CoQ-10 and Statins
Statins Are Big Business
When the government was tracking statin use last decade, about 50% of men and 35% of women in the US population between the ages of 65 and 74 were users. Even in the 46-64 age group, about 1 in 5 men and women were taking a statin. Data hasn’t been gathered this religiously lately but I see no reason to think that statin use is down. I would imagine that just about every adult in the US knows the names Lipitor and Crestor. What is easier than taking a pill to beat heart disease? One of these magic pills per day and poof, heart disease is just a memory, right? The data isn’t quite that clear that statin use has reduced deaths from heart disease. Some studies say they do the job and other studies seem to indicate that other factors are just as or more important.
Who is a Statin Candidate?
Should you be taking a statin? Some independent researchers and medical associations think that certain people should consider drug therapy. This include: People who already have cardiovascular disease that is those that have had heart attacks, strokes caused by blockages in a blood vessel, mini-strokes (transient ischemic attacks), peripheral artery disease, prior surgery to open or replace coronary arteries, LDL levels of 190 mg/dL or higher, have diabetes and an LDL of 70 or above and anyone else with a family history of heart disease especially with an onset before 55 in men or 65 in women and have other risk factors along with an LDL above 100.
Other risk factors include: smoking, low exercise, high blood pressure, obesity, poor stress management.
What Can Go Wrong?
Let’s say you have several of these risk factors and decide that one these statins is the right approach. You get plenty of propaganda about the benefits of statins so let’s talk about some of the negative effects.
The most important negative effects are muscle soreness and memory loss along with difficulty sleeping and headaches. Of course sleeping problems will contribute to memory loss.
Some of these negative effects are the result of statins action to lower CoQ10. CoQ10 or coenzyme Q-10 is made by the body but like many important biochemicals, tends to decline with age. CoQ-10 is used in energy production pathways and is also a powerful anti-oxidant. Less than ideal levels of CoQ10 have been implicated in a long list of health problems including:
- heart disease
- kidney disease
- high blood pressure
- age-related macular degeneration
- chronic fatigue syndrome
- many cancers including breast, prostate, lung, pancreas, colon kidney
- some cancers of the head and neck
- Type II diabetes
- Parkinson’s disease
Supplementing with CoQ10 Makes Sense
This makes sense because as mentioned, CoQ10 is part of basic energy pathways and is in particularly high concentrations in organs like the heart, kidneys and liver. Lucky for us, CoQ10 production may be lower in some people due to genetic factors and also due to age factors but it is easily supplemented. People interested in disease prevention would be wise to add increasing amounts of CoQ10 to their supplement regimen as they age.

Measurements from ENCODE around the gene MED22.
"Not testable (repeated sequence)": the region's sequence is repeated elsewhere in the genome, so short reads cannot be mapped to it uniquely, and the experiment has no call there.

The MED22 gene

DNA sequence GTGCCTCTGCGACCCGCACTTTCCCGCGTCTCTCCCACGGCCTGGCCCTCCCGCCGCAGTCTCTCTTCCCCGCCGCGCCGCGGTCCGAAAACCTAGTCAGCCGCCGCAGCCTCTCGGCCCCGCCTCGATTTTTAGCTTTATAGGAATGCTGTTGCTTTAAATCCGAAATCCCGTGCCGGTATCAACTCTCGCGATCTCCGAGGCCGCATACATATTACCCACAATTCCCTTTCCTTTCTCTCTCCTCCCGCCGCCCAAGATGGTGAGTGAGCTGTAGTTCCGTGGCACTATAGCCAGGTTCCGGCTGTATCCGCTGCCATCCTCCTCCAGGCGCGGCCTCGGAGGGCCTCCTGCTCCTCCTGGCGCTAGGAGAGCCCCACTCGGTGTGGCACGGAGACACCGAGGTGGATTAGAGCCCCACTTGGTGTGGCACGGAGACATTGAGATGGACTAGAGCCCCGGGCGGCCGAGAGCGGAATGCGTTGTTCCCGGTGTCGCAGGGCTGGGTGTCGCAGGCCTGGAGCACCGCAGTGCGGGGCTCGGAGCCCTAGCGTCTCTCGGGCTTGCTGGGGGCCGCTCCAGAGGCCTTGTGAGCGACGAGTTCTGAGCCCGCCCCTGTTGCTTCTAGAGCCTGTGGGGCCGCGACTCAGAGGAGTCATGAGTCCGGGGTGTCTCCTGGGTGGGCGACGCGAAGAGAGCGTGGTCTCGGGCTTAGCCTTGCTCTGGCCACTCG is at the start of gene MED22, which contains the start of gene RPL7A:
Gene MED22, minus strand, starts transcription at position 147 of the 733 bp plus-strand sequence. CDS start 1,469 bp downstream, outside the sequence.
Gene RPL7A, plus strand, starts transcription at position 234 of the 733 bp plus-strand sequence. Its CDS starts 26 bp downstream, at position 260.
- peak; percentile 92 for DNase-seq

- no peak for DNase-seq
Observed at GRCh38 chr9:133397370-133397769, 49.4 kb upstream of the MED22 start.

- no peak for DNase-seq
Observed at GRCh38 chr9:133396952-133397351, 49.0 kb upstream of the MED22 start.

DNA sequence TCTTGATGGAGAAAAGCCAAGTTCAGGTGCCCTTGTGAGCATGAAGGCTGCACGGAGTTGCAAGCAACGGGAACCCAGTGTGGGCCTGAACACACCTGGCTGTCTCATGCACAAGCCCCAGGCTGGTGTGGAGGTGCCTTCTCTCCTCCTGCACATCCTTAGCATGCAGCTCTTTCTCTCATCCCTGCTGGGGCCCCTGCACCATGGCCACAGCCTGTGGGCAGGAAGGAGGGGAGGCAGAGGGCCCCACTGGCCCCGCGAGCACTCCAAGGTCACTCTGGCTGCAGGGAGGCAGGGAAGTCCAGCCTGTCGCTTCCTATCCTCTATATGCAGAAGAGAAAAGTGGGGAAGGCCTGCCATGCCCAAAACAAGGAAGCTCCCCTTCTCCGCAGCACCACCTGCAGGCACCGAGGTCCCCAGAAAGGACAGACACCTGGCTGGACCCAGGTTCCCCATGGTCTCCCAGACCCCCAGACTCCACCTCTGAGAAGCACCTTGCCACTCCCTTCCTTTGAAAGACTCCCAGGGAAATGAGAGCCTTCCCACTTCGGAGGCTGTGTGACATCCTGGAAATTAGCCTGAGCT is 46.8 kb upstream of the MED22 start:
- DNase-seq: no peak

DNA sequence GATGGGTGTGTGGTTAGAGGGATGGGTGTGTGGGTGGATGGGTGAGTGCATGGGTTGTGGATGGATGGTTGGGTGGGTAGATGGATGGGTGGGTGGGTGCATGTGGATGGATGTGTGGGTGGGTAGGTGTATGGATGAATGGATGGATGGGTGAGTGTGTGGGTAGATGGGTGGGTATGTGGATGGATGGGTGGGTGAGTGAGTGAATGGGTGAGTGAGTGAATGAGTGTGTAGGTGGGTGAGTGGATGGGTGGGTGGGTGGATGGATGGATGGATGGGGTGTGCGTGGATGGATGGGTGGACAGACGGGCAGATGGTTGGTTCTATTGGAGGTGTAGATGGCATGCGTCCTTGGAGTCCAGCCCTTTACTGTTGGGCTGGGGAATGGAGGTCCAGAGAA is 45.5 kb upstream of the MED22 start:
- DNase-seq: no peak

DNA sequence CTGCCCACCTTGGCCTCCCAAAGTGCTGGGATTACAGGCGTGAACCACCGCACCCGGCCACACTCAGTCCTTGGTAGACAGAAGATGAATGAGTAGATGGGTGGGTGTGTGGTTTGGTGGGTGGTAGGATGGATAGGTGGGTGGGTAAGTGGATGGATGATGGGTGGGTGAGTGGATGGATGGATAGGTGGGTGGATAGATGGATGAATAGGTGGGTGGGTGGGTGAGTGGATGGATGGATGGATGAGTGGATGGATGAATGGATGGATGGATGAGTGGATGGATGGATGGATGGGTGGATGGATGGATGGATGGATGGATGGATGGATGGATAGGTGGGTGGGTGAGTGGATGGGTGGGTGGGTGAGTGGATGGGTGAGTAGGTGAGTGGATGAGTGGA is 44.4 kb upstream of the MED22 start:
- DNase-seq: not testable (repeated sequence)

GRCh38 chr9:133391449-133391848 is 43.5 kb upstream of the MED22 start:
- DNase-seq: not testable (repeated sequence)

One of the effects of statins is the interference with CoQ10. The simple solution is to supplement CoQ10 if you are taking a statin. This additional CoQ10 doesn’t appear to interfere with the goal of the statin, that is lowering lipids such as LDL.
This is so simple that it seems negligent to me that a doctor would prescribe a statin without clear instructions to supplement CoQ10.
Watch for That Muscle Soreness and Fuzzy Brain
If you experience even a little bit of muscle soreness or even a tiny bit of cognitive decline with statin use, you are not getting enough CoQ10.
So how much is enough? The doses in the literature runs from 50 to about 6000 mg per day. I am including this link to a CoQ10 Mayo Clinic summary of research recommendations for different conditions. To save a step, if you are taking a statin, a typical dose is 300 mg divided into three 100 mg doses throughout the day. If you also have conditions such as Alzheimer’s, ALS or other serious disease, 300 mg won’t be enough.
Is there a downside to CoQ10 use? It seems to be rare but some have reported stomach upset and diabetics might have to adjust their meds as blood sugar can drop. It can also interact with some medications, including beta-blockers, some antidepressants, and chemotherapy drugs. You might need to change the amount of statins you take if you’re also taking CoQ10. Do a bit of research of any med you are taking to see how it might interact with CoQ10.
You might see some references to idebenone. This is a synthetic CoQ10 developed as a drug for several conditions. No approvals in the US or Europe have been granted to date. It appears that when taken orally only a tiny percentage ever reaches target cells as it is readily altered in the liver. We experimented with this ourselves some years ago for a time but went back to basic CoQ10.
If you are taking a red yeast rice product like CholestGenix, you should also supplement your CoQ10 too.
You can probably find some sources of “cheap” CoQ10 but some random samplings have found that many of these cheaper supplements had virtually none of the active ingredient you were paying for. At OVitaminPro, we won’t offer such bargains as we want you to actually get something out of the supplements you are taking. A couple of brands that we personally use are: